Performing Arts

Before They Were Belly Dancers

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Dance in the Renaissance: European Fashion, French Obsession

Dance in the Renaissance: European Fashion, French Obsession

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Dance was at the core of Renaissance social activity in France and had important connections with most major issues of the period. This finely illustrated book provides the first full account of the pivotal place and high status of dance in sixteenth-century French culture and society.

Margaret M. McGowan examines the diverse forms of dance in the Renaissance, contemporary attitudes toward dance, and the light this throws on moral, political, and aesthetic concerns of the time. Among the subjects she covers are: expectations of dance; style, costume, music, and social coding; court dance versus social dancing; dance and the Valois dynasty; professional dancers, virtuosos, and choreographers; burlesque; opposition to dance; and dance and the people. Nearly one hundred illustrations, many of them rare, accompany the engrossing text.

DANCE ME A SONG: ASTAIRE, BALA

DANCE ME A SONG: ASTAIRE, BALA

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Dancer-choreographer-directors Fred Astaire, George Balanchine and Gene Kelly and their colleagues helped to develop a distinctively modern American film-dance style and recurring dance genres for the songs and stories of the American musical. Freely crossing stylistic and class boundaries, their dances were rooted in the diverse dance and music cultures of European immigrants and African-American migrants who mingled in jazz age America. The new technology of sound cinema let them choreograph and fuse camera movement, light, and color with dance and music. Preserved intact for the largest audiences in dance history, their works continue to influence dance and film around the world. This book centers them and their colleagues within the history of dance (where their work has been marginalized) as well as film tracing their development from Broadway to Hollywood (1924-58) and contextualizing them within the American history and culture of their era.

This modern style, like the nation in which it developed, was pluralist and populist. It drew from aspects of the old world and new, "high" and "low", theatrical and social dance forms, creating new sites for dance from the living room to the street. A definitive ingredient was the freer more informal movement and behavior of their jazz-age generation, which fit with song lyrics that poeticized slangy American English. The Gershwins, Rodgers and Hart, and others wrote not only songs but extended dance-driven scores tailored to their choreography, giving a new prominence to the choreographer and dancer-actor. This book discuss how these choreographers collaborated with directors like Vincente Minnelli and Stanley Donen and cinematographers like Gregg Toland, musicians, dancers, designers and technicians to synergize music and moving image in new ways. Eventually, concepts and visual-musical devices derived from dance-making would give entire films the rhythmic flow and feeling of dance. Dancing Americans came to be seen around the world as archetypal embodiments of the free-spirited optimism and energy of America itself.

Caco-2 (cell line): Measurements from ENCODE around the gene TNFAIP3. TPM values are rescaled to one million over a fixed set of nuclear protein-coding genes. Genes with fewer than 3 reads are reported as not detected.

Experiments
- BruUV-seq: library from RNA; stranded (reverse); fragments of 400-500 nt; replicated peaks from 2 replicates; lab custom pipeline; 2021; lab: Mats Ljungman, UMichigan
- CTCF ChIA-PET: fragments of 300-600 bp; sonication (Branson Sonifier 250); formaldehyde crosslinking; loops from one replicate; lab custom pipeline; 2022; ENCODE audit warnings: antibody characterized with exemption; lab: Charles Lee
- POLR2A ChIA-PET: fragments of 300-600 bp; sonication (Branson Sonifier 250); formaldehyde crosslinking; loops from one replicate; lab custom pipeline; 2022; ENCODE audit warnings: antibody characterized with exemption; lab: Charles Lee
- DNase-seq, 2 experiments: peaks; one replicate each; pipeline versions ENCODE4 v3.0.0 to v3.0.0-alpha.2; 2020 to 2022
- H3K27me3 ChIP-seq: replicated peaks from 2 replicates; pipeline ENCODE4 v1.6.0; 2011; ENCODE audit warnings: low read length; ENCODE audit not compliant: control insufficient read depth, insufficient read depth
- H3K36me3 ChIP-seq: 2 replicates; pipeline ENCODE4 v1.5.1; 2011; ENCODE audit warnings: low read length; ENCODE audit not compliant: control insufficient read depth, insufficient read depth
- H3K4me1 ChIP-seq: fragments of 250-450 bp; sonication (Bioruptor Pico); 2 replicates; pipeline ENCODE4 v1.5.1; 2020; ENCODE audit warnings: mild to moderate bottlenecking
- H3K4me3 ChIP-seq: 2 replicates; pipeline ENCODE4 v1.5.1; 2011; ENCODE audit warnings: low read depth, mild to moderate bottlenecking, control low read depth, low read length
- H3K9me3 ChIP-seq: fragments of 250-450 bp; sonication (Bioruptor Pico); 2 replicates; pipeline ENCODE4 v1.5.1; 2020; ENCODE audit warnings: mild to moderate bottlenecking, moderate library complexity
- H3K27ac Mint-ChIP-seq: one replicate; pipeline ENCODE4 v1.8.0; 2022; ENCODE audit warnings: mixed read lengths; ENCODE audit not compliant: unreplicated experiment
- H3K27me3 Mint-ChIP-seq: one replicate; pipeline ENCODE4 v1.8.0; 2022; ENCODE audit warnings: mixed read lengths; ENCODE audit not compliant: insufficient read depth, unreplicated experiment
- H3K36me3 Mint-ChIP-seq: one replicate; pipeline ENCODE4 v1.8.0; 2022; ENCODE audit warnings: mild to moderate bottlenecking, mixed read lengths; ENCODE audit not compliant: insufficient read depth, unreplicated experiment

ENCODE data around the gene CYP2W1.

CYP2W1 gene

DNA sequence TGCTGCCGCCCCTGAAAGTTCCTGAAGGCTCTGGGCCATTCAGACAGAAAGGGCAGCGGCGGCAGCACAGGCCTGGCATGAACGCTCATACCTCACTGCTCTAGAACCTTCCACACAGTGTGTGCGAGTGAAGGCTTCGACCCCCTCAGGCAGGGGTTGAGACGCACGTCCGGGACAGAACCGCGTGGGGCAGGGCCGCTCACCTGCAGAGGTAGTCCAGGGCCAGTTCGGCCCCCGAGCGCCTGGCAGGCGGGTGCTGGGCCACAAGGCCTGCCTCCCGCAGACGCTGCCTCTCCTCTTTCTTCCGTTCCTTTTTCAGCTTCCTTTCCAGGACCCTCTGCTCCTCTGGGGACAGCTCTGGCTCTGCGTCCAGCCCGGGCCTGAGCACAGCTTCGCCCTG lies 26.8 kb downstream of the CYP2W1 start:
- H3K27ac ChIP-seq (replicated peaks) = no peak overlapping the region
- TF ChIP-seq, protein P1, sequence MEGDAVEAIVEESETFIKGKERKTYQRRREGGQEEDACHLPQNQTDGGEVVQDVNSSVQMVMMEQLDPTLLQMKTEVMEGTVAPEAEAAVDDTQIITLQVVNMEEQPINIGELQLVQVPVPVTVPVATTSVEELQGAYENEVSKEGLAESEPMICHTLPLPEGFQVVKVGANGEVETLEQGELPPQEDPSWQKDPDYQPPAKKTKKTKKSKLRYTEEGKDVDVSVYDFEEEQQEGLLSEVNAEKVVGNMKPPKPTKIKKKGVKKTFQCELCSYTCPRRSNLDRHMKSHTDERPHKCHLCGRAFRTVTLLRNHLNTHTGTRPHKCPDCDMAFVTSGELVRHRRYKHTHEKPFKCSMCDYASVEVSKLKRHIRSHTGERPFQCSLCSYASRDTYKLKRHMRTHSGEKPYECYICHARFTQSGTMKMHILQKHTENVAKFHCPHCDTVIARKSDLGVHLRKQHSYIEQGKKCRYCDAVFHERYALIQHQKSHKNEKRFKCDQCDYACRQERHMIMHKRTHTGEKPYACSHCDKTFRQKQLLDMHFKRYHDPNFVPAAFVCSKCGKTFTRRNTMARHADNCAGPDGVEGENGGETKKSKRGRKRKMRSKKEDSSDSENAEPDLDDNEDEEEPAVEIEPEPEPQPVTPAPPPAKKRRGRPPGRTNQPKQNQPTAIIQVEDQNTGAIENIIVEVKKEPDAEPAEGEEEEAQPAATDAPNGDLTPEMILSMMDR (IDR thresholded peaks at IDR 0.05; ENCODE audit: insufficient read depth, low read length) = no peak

FEUDING FAN DANCERS: FAITH BAC

Feuding Fan Dancers

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"Detailed, deeply researched, and compelling." --Chicago Tribune

Historian Leslie Zemeckis reveals the lost stories of Sally Rand and Faith Bacon--icons who each claimed to be the inventor of the notorious fan dance. Nearly one hundred years later, both women come alive again.

FOSSE

FOSSE

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Now the FX limited series Fosse/Verdon starring Sam Rockwell and Michelle Williams with Lin-Manuel Miranda executive producing.

"Wasson is a smart and savvy reporter, and his book abounds with colorful firsthand tales." -- Janet Maslin, New York Times

"Fascinating . . . Wasson has taken complete control of his subject." -- Wall Street Journal

The only person ever to win Oscar, Emmy, and Tony awards in the same year, Bob Fosse revolutionized nearly every facet of American entertainment. His signature style would influence generations of performing artists. Yet in spite of Fosse's innumerable--including Cabaret, Pippin, All That Jazz, and Chicago, one of the longest-running Broadway musicals ever--his offstage life was shadowed by deep wounds and insatiable appetites.

To craft this richly detailed account, best-selling author Sam Wasson has drawn on a wealth of unpublished material and hundreds of sources: friends, enemies, lovers, and collaborators, many of them speaking publicly about Fosse for the first time. With propulsive energy and stylish prose, Fosse is the definitive biography of one of Broadway and Hollywood's most complex and dynamic icons.

"Spellbinding." --Entertainment Weekly

"Impeccably researched." --Vanity Fair

An NPR Best Book of the Year

HIPPEST TRIP IN AMERICA: SOUL

HIPPEST TRIP IN AMERICA: SOUL

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An authoritative history of the groundbreaking syndicated television show that has become an icon of American pop culture, from acclaimed author and filmmaker Nelson George, "the most accomplished black music critic of his generation" (Washington Post Book World).